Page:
Washington, DC (CNN) – In November 2017, Marjorie Taylor Green, a small businesswoman in a suburb of Atlanta, posted a nearly half-hour-long video on Facebook describing elements of a new conspiracy theory called QAnon, which plunges President Donald Trump into an imaginary battle with a sinister conspiracy of Democrats and celebrities who abuse children.

Q is a patriot, we are sure of it, said Green in a video that has since been withdrawn. There is a unique opportunity to get pedophiles who worship Satan out of this global conspiracy, and I think we have the president to do that, she said, referring to Trump.

There is no factual evidence and no basis for a conspiracy theory. In the three years since the conspiracy began, QAnon has grown from a virtual American cult to a worldwide phenomenon. Not only are QAnon’s beliefs unrelated to reality, but they can also provoke real violence; the FBI warned last year that QAnon poses a potential domestic terrorist threat.

And now the people involved in Qanon’s conspiracy theory, including the Greens, are running for Congress.

Nearly two dozen Republicans across the country who have conspired with the QAnon will also vote in their congressional districts in November this year – or in two cases across the country as Senate candidates – and also as non-Congress and Independent Party candidates. Each candidate on the list was in contact with QAnon to varying degrees; some had contact with QAnon’s online content before seeking political views in their personal reports and later in their official campaign reports; others participated in QAnon-related programs and discussed conspiracy theories.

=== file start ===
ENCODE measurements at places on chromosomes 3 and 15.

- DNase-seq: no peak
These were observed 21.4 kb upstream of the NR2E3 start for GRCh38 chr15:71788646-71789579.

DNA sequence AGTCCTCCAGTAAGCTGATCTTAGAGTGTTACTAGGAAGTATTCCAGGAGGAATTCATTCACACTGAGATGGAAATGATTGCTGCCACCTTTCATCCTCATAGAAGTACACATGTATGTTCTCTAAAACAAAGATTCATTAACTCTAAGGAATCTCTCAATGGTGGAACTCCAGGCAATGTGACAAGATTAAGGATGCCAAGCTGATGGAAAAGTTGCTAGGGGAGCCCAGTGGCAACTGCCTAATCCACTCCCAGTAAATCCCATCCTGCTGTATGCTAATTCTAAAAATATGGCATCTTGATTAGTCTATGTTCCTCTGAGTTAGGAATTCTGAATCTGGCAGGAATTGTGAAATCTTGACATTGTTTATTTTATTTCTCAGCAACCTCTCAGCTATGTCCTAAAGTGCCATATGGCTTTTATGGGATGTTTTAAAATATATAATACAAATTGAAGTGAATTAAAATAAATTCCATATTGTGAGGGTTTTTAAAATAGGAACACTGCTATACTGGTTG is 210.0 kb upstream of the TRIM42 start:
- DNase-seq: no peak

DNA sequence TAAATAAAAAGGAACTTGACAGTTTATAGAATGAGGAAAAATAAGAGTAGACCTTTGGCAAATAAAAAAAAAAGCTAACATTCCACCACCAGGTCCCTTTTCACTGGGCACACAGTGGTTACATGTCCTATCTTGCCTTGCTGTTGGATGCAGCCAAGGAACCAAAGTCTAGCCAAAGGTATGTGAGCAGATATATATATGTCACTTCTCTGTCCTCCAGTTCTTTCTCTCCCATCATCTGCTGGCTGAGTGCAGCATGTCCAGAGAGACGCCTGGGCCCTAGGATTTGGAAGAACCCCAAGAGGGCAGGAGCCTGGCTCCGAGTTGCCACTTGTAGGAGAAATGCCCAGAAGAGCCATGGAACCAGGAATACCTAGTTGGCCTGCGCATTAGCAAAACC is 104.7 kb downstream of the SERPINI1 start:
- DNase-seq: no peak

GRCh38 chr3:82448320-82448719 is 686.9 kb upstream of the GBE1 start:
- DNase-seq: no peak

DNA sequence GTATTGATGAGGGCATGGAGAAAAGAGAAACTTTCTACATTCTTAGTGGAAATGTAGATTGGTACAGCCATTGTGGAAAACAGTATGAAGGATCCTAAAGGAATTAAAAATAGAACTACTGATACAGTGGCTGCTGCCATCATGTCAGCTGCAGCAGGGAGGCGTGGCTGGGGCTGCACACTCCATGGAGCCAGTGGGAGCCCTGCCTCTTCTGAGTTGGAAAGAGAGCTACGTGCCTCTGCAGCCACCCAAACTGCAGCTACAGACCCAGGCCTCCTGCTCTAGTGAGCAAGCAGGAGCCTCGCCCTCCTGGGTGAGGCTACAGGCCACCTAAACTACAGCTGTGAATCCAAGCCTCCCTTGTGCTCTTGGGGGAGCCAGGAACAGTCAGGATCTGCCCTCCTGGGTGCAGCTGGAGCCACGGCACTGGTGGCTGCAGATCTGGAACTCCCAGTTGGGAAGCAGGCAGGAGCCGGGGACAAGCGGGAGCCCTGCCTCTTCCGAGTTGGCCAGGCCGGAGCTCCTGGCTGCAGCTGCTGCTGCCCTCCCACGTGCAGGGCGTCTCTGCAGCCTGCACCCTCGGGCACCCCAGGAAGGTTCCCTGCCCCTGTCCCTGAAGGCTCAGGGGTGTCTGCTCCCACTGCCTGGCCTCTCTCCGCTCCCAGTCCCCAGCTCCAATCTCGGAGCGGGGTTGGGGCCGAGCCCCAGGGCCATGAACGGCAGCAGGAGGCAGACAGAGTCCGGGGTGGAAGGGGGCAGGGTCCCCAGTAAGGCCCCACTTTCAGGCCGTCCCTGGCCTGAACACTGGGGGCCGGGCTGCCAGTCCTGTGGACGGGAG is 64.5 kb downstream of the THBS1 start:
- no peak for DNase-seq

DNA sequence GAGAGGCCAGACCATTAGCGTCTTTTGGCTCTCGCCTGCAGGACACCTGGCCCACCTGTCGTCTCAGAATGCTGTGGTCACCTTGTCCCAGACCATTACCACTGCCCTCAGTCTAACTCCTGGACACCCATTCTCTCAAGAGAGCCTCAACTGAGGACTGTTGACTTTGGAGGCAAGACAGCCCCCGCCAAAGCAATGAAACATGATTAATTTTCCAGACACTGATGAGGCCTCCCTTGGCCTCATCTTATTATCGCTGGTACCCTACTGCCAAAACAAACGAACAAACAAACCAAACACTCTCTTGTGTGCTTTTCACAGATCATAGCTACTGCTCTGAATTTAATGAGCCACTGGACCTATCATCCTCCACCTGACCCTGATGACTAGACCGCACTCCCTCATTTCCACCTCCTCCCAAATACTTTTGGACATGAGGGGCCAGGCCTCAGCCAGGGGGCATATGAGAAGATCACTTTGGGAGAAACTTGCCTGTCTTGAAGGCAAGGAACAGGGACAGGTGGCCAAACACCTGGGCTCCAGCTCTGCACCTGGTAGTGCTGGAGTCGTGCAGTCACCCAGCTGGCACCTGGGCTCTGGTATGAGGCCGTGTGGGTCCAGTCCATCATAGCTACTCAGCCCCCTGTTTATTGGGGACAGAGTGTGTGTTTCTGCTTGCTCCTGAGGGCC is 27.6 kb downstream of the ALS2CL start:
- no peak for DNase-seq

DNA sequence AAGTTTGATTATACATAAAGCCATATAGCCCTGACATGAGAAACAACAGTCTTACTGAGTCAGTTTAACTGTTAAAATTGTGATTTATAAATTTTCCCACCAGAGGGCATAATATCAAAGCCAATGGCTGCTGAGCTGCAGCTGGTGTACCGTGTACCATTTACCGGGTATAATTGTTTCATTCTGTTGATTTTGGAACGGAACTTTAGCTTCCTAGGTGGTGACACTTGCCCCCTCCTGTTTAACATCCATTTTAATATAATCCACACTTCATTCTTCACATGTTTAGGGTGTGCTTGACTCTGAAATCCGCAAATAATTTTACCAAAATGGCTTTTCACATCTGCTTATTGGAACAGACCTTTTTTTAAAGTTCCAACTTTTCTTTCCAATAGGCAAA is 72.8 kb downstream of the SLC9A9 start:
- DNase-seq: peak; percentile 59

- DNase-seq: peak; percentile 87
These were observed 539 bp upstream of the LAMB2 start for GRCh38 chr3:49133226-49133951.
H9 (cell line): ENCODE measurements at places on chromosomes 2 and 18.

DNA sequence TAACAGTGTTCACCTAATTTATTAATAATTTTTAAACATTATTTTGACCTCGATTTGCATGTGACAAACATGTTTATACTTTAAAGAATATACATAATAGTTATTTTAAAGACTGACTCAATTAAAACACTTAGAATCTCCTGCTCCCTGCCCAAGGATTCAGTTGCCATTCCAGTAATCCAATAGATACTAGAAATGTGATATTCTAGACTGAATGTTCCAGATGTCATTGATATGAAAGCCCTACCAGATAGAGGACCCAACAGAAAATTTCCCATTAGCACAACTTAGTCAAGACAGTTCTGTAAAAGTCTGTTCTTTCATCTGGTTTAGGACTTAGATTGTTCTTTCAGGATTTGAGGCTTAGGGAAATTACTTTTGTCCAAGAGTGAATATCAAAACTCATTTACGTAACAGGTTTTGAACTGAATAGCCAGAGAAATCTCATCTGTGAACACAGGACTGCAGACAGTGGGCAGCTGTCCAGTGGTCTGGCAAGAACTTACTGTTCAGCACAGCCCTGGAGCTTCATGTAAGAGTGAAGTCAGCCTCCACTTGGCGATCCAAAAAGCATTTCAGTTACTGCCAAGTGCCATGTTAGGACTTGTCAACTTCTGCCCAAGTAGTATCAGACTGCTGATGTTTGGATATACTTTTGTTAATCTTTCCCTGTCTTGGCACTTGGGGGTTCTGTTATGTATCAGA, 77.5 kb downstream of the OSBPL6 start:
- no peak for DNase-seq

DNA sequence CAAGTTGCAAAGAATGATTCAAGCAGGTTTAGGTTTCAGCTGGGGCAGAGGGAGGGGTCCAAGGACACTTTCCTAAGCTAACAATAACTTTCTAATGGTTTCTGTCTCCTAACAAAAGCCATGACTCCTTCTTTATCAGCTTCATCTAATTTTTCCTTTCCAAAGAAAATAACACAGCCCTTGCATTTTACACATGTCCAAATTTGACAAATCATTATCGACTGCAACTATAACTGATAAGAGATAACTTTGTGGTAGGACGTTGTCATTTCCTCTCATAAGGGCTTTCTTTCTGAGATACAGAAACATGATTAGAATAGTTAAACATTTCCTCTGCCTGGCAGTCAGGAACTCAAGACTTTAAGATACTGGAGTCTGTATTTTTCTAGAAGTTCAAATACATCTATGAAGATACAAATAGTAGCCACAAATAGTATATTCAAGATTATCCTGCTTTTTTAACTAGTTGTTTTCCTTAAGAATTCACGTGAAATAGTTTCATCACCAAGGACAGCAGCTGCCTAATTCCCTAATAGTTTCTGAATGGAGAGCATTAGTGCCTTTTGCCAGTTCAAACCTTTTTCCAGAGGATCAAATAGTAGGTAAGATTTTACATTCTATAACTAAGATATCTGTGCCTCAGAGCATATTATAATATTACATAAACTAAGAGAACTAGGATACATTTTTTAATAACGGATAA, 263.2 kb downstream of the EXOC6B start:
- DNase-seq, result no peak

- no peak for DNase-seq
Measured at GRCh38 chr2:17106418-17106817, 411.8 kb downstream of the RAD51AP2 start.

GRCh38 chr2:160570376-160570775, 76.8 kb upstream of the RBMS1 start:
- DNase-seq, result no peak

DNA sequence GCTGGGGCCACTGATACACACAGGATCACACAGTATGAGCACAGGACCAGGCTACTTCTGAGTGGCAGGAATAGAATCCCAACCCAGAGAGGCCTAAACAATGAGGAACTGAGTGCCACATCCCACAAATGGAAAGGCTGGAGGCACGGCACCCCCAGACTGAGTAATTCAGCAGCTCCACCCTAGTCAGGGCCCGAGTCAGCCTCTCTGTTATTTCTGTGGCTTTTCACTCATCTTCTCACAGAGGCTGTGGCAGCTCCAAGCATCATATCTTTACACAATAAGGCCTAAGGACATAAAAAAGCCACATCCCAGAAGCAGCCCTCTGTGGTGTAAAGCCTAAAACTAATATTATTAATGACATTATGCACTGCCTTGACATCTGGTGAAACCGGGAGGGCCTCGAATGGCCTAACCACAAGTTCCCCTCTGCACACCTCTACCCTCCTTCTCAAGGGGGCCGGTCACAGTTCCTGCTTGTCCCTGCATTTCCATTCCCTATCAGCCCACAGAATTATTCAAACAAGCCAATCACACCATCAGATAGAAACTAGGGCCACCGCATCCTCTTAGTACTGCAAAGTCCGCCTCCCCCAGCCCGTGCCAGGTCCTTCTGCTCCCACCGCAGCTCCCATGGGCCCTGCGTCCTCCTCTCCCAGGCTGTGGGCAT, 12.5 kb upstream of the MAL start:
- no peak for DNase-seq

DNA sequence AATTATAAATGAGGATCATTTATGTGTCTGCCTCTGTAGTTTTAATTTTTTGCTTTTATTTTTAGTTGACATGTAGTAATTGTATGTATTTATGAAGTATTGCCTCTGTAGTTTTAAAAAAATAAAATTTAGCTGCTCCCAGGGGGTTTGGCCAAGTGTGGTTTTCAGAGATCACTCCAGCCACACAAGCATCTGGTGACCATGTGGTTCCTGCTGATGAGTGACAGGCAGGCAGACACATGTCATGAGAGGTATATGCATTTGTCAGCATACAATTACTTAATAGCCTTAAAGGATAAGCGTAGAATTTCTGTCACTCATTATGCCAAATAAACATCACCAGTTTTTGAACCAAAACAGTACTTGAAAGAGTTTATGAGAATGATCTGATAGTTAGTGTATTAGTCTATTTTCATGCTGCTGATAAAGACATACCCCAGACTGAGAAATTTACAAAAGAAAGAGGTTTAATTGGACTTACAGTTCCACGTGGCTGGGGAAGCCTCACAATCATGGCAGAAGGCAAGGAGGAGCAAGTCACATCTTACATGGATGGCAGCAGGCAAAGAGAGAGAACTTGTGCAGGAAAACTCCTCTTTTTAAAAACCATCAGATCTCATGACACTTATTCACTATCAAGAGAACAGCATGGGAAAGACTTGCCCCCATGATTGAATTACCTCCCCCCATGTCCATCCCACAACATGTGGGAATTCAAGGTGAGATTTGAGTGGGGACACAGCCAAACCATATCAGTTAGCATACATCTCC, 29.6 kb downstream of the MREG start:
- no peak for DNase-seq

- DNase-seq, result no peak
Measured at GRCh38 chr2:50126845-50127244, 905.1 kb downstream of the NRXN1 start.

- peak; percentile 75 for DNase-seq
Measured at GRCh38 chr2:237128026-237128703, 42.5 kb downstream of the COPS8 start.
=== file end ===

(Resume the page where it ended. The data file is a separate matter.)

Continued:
There are other candidates who have made references or coded references to QAnon in the past – for example, by making human and child trafficking a priority of the campaign – but CNN only includes candidates directly related to the conspiracy theory.

CNN asked each candidate to comment on how they came into contact with QAnon and whether they supported the conspiracy theory. Many have not responded to requests for comments. Many of the candidates who spoke with CNN tried to distance themselves from QAnon and said they preferred to focus on campaign issues. Some candidates stated that they did not know it, others referred to it as a source of information, while at least one candidate stated that he or she supported the TQ 100%. Green, who wanted to get rid of his support for QAnon after winning the first round of Congress, ignored the substance of the request for comment and attacked CNN.

Most of these candidates are expected to lose the race, and some could skillfully lose if they compete against the Democrats in the blue districts. Only two candidates have a chance to win in November of this year: Green, who is expected to win her seat after the departure of her opponent, and Lauren Biebert, a Colorado conservative businesswoman whose race for the House of Representatives is ranked as the Tilt Republican by Inside Elections, along with Nathan L. Gonzalez, a CNN sponsor. Biebert defeated the incumbent Republican in the primary election and faced Democrat Diane Mitch Bush.

Republican officials did little against their candidates who contacted or accepted the QAnon. Some state parties, such as the California AUC, have admitted candidates who distribute QAnon. In August, the minority leader in the House of Representatives, Kevin McCarthy, refuted this theory by saying there was no room for Anonymous in the Republican Party, and he recently voted for a bipartisan decision condemning Anonymous, but he also supported the Greens as Krump himself. Recently, Trump refused to convict QAnon’s supporters after they were informed of the conspiracy theory. He said they were very against pedophilia and that he agreed with them.

CNN asked the Californian Republican Party and the Republican National Senate Committee for comments, but they did not respond. Chris Peck, a spokesman for the National Republican Congress Committee, said the organization focuses on issues that matter to voters rather than Internet collusion theories, and accused the media of focusing on QAnon.

That’s what the candidates said or published on QAnon:

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